What is the role of radiation therapy for the management of basal cell carcinoma?

Updated: Mar 02, 2020
  • Author: Robert S Bader, MD; Chief Editor: William D James, MD  more...
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Basal cell carcinomas (BCCs) are usually radiosensitive, and radiation therapy (RT) can be used for advanced and extended lesions and in those patients for whom surgery is not suitable (eg, because of allergy to anesthetics, current anticoagulant therapy, a tendency to form keloids, [86] or facial tumors). In a retrospective analysis of 1715 histologically confirmed primary cutaneous carcinomas (712 BCCs, 994 SCCs, nine tumors with distinct BCC and SCC characteristics) treated with superficial radiation therapy, recurrence rates for BCC at 2 and 5 years were 2% and 4.2%, respectively. Recurrence rates for SCC at 2 and 5 years were 1.8% and 5.8%, respectively. [87] Postoperative radiation can also be a useful adjunct when patients have aggressive tumors that were treated surgically or when surgery has failed to clear the margins of the tumor. [8]  The treatment of locally advanced basal cell carcinomas may result in complete remission in approximately 70% of patients. [88]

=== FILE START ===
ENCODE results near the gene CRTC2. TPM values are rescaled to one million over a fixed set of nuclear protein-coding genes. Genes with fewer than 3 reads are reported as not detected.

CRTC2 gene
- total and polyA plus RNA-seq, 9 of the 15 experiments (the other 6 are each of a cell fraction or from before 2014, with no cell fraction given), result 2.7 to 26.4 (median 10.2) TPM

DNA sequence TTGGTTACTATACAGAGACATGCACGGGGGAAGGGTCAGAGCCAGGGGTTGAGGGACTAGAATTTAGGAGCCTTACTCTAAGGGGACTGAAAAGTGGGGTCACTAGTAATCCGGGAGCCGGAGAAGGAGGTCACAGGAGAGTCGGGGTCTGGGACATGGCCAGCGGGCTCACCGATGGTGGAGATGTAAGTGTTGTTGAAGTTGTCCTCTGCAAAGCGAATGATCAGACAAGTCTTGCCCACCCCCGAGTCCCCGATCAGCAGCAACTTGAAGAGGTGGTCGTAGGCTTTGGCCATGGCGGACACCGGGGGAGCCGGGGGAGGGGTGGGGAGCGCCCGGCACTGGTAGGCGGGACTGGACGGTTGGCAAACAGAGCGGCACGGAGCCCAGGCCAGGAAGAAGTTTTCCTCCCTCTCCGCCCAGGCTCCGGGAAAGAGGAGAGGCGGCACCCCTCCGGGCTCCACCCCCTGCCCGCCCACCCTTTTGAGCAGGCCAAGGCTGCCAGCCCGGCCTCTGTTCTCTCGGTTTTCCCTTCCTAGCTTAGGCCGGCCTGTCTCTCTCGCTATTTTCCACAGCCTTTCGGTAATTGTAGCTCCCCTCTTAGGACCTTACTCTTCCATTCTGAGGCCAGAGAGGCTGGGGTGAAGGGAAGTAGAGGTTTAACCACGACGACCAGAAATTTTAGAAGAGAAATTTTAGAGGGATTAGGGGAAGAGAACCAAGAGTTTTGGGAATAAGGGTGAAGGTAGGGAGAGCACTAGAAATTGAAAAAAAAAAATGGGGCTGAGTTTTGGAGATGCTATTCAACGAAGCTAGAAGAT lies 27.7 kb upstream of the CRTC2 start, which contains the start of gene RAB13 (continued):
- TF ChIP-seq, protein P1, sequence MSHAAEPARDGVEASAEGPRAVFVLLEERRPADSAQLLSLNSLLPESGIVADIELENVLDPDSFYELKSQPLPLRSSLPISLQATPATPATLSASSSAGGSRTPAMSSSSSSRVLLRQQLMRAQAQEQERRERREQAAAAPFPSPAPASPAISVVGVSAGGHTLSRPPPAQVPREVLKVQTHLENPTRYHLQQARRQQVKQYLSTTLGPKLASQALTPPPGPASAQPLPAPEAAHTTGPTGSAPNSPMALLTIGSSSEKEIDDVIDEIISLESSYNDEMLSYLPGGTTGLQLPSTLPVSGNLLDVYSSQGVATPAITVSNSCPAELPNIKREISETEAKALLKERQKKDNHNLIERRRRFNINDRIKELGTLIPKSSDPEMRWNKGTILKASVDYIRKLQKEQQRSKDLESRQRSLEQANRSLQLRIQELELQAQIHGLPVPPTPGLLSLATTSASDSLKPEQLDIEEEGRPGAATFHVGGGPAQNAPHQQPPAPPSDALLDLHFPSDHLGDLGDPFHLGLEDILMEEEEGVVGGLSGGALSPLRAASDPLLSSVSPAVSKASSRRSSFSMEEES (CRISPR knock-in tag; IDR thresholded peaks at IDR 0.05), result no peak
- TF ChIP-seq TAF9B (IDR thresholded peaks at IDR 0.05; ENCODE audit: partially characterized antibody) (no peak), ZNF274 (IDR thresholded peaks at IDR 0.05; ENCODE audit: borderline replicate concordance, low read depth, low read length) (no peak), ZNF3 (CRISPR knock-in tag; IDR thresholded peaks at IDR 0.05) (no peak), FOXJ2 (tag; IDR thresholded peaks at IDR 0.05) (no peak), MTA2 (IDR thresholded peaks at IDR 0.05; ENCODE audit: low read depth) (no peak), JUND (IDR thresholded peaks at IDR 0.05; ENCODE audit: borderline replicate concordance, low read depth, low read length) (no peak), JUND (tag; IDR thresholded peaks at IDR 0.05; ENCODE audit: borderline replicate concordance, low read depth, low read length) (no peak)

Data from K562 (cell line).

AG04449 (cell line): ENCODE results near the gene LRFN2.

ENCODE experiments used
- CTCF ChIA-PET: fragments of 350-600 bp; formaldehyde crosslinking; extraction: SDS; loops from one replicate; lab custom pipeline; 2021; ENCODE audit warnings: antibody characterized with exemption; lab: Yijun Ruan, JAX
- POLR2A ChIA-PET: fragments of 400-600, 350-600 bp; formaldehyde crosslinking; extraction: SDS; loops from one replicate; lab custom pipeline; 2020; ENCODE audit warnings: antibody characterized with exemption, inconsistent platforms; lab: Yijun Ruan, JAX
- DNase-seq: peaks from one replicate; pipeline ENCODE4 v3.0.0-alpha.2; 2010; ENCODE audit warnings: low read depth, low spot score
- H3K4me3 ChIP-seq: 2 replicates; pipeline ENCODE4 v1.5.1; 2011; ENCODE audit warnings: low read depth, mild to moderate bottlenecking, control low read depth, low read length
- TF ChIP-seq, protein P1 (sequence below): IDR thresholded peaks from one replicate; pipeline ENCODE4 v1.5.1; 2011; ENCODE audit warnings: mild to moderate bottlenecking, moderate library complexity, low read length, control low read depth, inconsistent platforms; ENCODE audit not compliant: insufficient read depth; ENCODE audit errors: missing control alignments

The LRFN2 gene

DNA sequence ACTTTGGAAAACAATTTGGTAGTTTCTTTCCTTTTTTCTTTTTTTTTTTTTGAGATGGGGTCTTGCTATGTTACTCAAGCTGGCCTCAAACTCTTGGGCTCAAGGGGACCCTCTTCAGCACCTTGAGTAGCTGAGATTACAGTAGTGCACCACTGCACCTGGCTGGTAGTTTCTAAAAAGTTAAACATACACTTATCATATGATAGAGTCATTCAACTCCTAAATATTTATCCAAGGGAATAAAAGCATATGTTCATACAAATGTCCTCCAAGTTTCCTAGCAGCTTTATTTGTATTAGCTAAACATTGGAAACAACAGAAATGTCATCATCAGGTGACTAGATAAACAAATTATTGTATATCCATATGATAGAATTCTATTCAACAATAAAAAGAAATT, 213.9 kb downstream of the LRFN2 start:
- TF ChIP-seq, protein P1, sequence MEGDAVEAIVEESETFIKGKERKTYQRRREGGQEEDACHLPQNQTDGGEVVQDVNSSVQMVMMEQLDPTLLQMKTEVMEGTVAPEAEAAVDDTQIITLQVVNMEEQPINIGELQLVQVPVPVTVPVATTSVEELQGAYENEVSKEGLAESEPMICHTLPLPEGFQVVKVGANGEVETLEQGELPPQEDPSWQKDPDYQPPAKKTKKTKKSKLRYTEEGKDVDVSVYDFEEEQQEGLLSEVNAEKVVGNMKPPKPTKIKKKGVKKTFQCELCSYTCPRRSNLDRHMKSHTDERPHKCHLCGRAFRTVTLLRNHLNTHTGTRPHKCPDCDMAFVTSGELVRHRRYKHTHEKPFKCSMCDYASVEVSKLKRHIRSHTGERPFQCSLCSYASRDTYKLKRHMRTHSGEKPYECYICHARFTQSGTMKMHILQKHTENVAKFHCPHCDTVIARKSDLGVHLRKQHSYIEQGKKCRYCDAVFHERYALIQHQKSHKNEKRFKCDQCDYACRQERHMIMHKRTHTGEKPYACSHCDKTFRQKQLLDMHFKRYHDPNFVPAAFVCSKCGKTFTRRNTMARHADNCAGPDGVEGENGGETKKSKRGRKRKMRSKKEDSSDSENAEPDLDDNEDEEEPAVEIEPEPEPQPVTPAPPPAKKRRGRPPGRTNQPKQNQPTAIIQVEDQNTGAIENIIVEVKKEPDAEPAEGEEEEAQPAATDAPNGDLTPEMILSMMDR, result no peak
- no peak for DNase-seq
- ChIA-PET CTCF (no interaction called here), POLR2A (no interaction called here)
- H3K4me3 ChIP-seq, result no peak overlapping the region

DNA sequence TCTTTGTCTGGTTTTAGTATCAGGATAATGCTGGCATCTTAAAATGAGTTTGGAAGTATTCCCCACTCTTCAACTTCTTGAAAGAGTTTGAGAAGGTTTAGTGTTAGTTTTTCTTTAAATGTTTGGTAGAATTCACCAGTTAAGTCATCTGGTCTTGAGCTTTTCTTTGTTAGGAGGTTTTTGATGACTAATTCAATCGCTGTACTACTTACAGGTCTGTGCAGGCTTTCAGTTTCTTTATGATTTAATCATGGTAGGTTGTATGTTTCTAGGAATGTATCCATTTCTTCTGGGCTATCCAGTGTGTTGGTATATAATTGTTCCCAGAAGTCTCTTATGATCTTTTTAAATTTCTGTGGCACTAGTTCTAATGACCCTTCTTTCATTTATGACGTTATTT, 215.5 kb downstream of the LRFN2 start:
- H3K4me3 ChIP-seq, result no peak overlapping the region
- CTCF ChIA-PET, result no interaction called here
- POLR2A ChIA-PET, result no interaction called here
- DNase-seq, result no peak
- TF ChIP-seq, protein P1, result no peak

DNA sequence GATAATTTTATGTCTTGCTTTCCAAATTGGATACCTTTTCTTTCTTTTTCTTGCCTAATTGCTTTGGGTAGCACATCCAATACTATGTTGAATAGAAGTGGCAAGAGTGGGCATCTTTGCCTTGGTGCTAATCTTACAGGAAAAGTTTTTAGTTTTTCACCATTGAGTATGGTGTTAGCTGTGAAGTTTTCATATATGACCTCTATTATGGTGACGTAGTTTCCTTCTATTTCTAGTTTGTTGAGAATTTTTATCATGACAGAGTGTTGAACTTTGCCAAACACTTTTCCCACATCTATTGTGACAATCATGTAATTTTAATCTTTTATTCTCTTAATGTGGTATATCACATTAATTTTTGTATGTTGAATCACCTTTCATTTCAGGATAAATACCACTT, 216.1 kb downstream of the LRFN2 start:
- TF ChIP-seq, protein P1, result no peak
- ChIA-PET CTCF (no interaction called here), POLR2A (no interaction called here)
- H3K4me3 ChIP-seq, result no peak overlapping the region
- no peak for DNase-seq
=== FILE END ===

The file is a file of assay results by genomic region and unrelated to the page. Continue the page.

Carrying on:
In the past, RT was a common treatment modality because of its high cure rate (97% for primary tumors). It is now used sparingly, because it is time consuming and extremely expensive. With the advancement in surgical techniques and other treatment modalities, RT is a reasonable treatment choice for recurrent tumors. It may be reserved for primary lesions requiring difficult or extensive oculoplastic surgery. It also eliminates the need for skin grafting when surgery would result in an extensive defect.

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